A group of researchers from MIT has developed a new type of graphene that not only is 10-times stronger than steel, but also 95% less dense.
In the study, originally published in the journal Science Advances, lead researcher Markus Buehler and his colleagues exhibited how fusing and compressing graphene flakes results in the birth of the new material while mitigating some of the known weaknesses of graphene.
Graphene has long had the reputation of being the strongest of all known materials. However, the kind of strength it displays in its 2D form doesn’t carry over when it is formed in 3D. The study by Buehler and his team found a way to get around that problem.
Apparently, the researchers figured out that the solution to the aforementioned problem lies in the way the material is used. That understanding prompted them to develop a new, previously unseen geometric pattern which further proved that other lightweight and strong materials could also be manipulated by tweaking their geometric features.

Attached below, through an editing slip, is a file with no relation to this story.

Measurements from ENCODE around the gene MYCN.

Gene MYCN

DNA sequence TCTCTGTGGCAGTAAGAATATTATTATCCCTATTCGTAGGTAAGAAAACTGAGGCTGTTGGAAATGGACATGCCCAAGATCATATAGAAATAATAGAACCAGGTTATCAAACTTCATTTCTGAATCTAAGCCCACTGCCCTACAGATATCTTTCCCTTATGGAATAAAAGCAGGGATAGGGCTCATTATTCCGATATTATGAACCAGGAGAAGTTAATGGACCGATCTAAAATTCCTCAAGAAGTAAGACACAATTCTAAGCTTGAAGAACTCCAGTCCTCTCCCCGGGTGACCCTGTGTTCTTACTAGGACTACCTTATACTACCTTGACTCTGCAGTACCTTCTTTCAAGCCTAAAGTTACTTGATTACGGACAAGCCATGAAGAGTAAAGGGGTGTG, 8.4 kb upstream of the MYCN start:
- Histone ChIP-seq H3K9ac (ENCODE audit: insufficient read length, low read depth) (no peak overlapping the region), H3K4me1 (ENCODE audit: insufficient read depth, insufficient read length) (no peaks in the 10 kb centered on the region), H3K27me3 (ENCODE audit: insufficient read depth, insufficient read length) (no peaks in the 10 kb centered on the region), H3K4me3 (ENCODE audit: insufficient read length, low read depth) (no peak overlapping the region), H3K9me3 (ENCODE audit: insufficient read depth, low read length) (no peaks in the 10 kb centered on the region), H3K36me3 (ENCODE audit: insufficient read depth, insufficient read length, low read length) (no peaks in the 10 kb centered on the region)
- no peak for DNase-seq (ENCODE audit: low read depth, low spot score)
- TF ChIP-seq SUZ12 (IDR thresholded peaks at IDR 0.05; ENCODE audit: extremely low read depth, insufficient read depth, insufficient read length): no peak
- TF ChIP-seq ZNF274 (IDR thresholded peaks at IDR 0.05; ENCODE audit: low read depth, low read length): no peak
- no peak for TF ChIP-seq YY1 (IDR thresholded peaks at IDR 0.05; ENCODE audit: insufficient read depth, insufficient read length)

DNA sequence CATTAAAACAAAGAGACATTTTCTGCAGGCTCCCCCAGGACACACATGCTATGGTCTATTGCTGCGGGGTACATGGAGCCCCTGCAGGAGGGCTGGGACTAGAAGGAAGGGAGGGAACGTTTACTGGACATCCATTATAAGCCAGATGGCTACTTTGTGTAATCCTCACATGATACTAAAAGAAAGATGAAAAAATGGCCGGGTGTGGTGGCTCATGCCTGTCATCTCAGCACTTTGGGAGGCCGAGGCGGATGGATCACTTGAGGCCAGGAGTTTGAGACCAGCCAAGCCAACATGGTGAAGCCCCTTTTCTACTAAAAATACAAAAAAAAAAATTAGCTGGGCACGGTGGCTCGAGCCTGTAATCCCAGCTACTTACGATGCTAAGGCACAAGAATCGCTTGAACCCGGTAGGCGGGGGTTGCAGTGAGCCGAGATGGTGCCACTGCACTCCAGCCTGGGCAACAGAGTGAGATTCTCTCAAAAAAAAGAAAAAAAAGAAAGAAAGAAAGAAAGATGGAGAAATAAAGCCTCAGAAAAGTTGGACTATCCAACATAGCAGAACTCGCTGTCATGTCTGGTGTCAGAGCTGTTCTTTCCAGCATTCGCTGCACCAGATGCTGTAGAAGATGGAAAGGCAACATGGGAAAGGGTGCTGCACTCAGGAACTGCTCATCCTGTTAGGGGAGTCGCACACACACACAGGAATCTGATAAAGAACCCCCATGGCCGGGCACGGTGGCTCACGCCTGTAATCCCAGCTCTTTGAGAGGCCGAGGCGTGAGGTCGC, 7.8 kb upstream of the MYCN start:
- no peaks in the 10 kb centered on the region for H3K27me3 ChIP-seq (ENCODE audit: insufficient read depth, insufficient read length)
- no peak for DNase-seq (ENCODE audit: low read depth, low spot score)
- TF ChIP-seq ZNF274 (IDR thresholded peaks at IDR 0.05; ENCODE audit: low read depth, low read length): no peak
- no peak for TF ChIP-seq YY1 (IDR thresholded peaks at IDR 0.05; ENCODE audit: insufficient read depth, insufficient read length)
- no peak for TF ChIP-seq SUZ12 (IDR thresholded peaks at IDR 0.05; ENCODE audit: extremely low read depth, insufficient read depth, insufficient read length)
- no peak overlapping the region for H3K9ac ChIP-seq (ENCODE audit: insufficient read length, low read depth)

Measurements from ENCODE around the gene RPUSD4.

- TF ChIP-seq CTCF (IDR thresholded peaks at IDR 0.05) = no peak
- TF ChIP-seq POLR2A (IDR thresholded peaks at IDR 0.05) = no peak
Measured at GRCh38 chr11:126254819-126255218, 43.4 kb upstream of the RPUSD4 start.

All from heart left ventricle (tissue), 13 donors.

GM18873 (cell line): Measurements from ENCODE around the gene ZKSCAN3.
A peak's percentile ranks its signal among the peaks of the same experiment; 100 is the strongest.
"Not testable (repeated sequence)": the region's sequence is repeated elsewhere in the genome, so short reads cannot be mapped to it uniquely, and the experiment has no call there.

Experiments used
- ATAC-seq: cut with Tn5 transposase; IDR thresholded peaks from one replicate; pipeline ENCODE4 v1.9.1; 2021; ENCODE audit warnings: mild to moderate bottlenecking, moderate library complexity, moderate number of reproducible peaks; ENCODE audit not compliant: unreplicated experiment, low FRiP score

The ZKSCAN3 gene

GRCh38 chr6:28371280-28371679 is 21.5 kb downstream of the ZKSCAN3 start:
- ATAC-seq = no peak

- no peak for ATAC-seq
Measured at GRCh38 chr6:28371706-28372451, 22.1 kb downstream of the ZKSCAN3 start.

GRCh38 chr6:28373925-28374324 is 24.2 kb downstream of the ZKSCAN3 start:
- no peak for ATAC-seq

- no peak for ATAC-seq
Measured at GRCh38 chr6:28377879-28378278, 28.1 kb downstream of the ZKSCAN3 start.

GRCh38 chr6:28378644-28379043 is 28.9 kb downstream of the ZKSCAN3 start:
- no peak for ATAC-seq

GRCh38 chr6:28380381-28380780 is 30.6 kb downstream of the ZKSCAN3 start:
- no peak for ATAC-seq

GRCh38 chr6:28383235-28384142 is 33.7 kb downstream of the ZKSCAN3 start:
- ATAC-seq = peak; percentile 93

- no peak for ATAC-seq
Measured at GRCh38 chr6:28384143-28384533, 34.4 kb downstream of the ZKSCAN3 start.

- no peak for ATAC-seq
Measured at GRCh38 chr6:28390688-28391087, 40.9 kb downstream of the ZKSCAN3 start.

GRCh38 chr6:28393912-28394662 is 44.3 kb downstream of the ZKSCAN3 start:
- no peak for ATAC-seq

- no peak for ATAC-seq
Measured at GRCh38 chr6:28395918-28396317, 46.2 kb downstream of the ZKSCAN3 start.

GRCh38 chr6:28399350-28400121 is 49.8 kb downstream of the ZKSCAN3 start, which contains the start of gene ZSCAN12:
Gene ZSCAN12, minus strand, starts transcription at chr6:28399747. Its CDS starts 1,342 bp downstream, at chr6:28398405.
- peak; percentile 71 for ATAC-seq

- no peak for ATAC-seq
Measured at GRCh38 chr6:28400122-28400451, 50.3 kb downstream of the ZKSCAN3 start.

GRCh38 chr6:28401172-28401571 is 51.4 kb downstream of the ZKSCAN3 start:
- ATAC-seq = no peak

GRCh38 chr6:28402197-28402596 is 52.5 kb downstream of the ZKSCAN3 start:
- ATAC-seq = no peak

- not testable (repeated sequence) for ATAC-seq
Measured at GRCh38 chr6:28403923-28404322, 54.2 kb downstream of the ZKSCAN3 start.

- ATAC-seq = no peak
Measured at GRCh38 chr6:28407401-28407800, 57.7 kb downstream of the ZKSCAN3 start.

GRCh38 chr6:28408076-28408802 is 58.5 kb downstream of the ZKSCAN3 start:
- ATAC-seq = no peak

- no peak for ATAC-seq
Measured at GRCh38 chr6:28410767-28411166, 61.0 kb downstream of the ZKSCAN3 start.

Worth noting, earlier studies also explored different avenues within the current understanding of graphene’s properties to find a way to strengthen the material artificially, albeit unsuccessfully. Taking a cue from the less-than-ideal results of the earlier studies, Buehler’s team decided to analyze graphene down to the individual atoms within the structure. This approach eventually paved the way for a new mathematical framework that fell in line with the observations in their lab tests.
By regulating the heat and pressure applied on the material, the researchers managed to compress graphene flakes, creating a stable and strong structure similar to the microscopic creatures called diatoms. The structure, with its relatively much higher surface area compared to the volume, was found to be much stronger than initially anticipated.
“Once we created these 3D structures, we wanted to see what’s the limit – what’s the strongest possible material we can produce,” said Zhao Qin, one of the study authors.
The researchers developed different types of 3D models and put all of them to test. Following the simulated studies, they zeroed in on the graphene sample that displayed 10-times the strength of steel, but only 5% of its density.